China has all but met President Xi Jinping's pledge to eradicate extreme poverty by 2020. More than 800 counties considered severely impoverished just under a decade ago have now cleared a government-defined line of 4,000 yuan, or roughly $600, in annual per-capita income. The last nine, in the province of Guizhou in China's southwest, were removed from the list this past week.
The sheer scale of China's overall achievements when it comes to poverty alleviation is remarkable. More than 850 million people have been lifted out of extreme penury in under four decades. Almost 90% of the population was below the international poverty threshold in 1981, according to the World Bank; by the 2019, that was under 1%. It's true the world as a whole has seen a dramatic improvement in poverty rates, but more than three-quarters of that is due to China. And the amelioration to individuals' lives under the latest campaign — which involved tracking down remote villages and the very poorest families, one by one – are real and visible.
The milestone, a year before the Communist Party's 100-year anniversary, is a huge propaganda win. It delivers a timely boost for Xi, who made this a very personal campaign, and likely will eventually officially mark the achievement with fanfare. It's a morally laudable, and very public, demonstration of what government machinery can achieve with its unique ability to mobilize resources.
It isn't, though, the categorical success that Beijing officials, and Xi himself, will portray when it is officially celebrated. It's as much about semantics as it is about reality on the ground. Extreme poverty is officially gone and millions of villagers have been moved off mountaintops, but many more continue to live with significant privation. The uneducated and elderly will struggle to move up further, and there's plenty of penury in urban areas and among migrants, often excluded from official discourse that has focused on rural poverty. Inequality is rising too.
As Matthew Chitwood, a researcher who has just returned from two years in rural Yunnan, told me, most of those once living in hardscrabble hill settlements see themselves as better off now, with new homes and tarmac roads. But that doesn't mean they have stopped being poor, or that their status – and those of millions of others – will continue to improve.
The government is quite aware of this. Premier Li Keqiang stirred up a storm earlier this year when he pointed out that 600 million people – more than two-fifths of the total – still had an income per person of barely 1,000 yuan, or about $150, a month.
Hardly enough, he said, to rent a room in a medium-sized city. That's possibly a pessimistic reading of the statistics. But Li highlighted a very real problem. China still has a vast, low-earning population, a problem far trickier to fix. For one, many are insufficiently educated: Scott Rozelle of Stanford University has pointed out that in fact China has one of the least educated labor forces in the middle-income world, with only three in 10 having ever attended high school, according to the 2015 national census.
Many of those in the bottom cohort are also rural workers who have migrated to towns but, thanks to the hukou system of household registration, have little access to local benefits – another prickly problem.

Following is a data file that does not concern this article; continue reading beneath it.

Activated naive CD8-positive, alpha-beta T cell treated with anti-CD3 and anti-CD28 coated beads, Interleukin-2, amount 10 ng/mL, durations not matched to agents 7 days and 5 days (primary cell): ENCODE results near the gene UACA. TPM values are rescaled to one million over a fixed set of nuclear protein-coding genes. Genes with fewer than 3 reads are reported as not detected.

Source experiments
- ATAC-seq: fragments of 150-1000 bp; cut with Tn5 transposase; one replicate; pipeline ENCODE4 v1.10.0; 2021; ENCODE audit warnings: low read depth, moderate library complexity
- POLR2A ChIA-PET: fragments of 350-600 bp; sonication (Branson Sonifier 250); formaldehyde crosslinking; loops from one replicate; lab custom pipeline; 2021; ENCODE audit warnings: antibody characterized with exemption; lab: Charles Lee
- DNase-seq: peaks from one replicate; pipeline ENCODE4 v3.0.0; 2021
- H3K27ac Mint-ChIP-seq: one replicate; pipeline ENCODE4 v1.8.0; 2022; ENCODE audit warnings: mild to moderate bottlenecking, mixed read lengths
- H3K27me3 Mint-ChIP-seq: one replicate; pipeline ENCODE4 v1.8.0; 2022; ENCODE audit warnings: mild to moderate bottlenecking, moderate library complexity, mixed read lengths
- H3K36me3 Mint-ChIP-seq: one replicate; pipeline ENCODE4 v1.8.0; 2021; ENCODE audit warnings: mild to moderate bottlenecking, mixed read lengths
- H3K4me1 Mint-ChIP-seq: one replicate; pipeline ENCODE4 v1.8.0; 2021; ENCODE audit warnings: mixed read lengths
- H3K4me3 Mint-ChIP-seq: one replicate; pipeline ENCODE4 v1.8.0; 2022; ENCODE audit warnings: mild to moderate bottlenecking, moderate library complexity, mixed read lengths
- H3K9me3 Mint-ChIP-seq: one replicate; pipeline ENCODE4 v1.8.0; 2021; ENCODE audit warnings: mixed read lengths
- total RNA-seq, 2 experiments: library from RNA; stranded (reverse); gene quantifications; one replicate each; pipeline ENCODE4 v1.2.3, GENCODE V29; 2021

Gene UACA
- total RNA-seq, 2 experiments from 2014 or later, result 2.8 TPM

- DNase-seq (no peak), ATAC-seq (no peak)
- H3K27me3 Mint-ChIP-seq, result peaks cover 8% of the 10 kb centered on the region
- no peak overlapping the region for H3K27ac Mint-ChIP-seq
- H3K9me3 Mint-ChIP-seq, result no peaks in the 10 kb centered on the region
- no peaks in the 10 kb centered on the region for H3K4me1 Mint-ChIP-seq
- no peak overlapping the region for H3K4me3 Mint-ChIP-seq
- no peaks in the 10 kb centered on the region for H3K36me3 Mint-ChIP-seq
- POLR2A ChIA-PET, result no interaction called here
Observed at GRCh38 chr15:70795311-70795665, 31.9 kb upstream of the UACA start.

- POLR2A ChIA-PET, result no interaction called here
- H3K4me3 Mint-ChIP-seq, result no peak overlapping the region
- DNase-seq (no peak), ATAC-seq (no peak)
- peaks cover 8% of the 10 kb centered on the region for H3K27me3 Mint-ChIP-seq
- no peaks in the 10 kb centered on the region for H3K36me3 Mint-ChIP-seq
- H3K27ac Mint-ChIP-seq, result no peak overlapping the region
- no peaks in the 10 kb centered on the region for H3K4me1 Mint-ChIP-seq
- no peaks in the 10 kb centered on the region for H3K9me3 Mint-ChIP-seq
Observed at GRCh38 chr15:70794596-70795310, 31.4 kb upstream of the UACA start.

One of China's great advantages is that the bottom half of its population has benefited from its economic growth over the last decades. A study by economist Thomas Piketty and others last year found that average incomes for that cohort multiplied by more than five times in real terms between 1978 and 2015, compared to a 1% drop for same group in the United States. But that may not continue.
Worse, there's the fact that lifting people out of poverty with lump sums and zero-interest loans doesn't necessarily stick. It isn't impossible to slide backward and find that gains reverse, as many discovered during the Covid-19 outbreak. China has done better in the pandemic than many others, but laborers still suffer when external demand collapses. Welfare provision is sparse.
Encouragingly, Beijing is not deaf to the question of what happens next, as Li's comments suggested. To go further, it could do worse than to reconsider how poverty is measured and targeted. That doesn't mean a fruitless debate over whether China's absolute poverty line is marginally higher or lower than the international standard once all factors are considered. The fact is that having cleared a modest county-level hurdle and dealt with the destitute, to adequately deal with the wider problem of a huge low-income class in a still-expanding economy, it would be better served with a more dynamic definition that also considers poverty as relative, and even subjective. Not least because how China's citizens feel will determine how they see their leaders.
Hong Kong, not usually an example in dealing with questions of income distribution, uses relative poverty, setting the line at 50% of the median household income, before government intervention, adjusted for household size. The European Union uses an at-risk-of-poverty threshold of 60 % of the national median disposable income, after social transfers. China's "two no worries and three guarantees" that cover food, clothing, housing, healthcare and education show that it too can think more broadly.
No province is rich if children are underfed and ill-educated. It could do worse than to now take a wider view of measurement and targets, perhaps even considering social mobility. That should result in more holistic approaches to combatting the problem too.
The party that completes its century next year has thrived as incomes have risen. It needs to keep everyone moving on up.
Disclaimer: This article first appeared on bloomberg.com and is published by special syndication arrangement.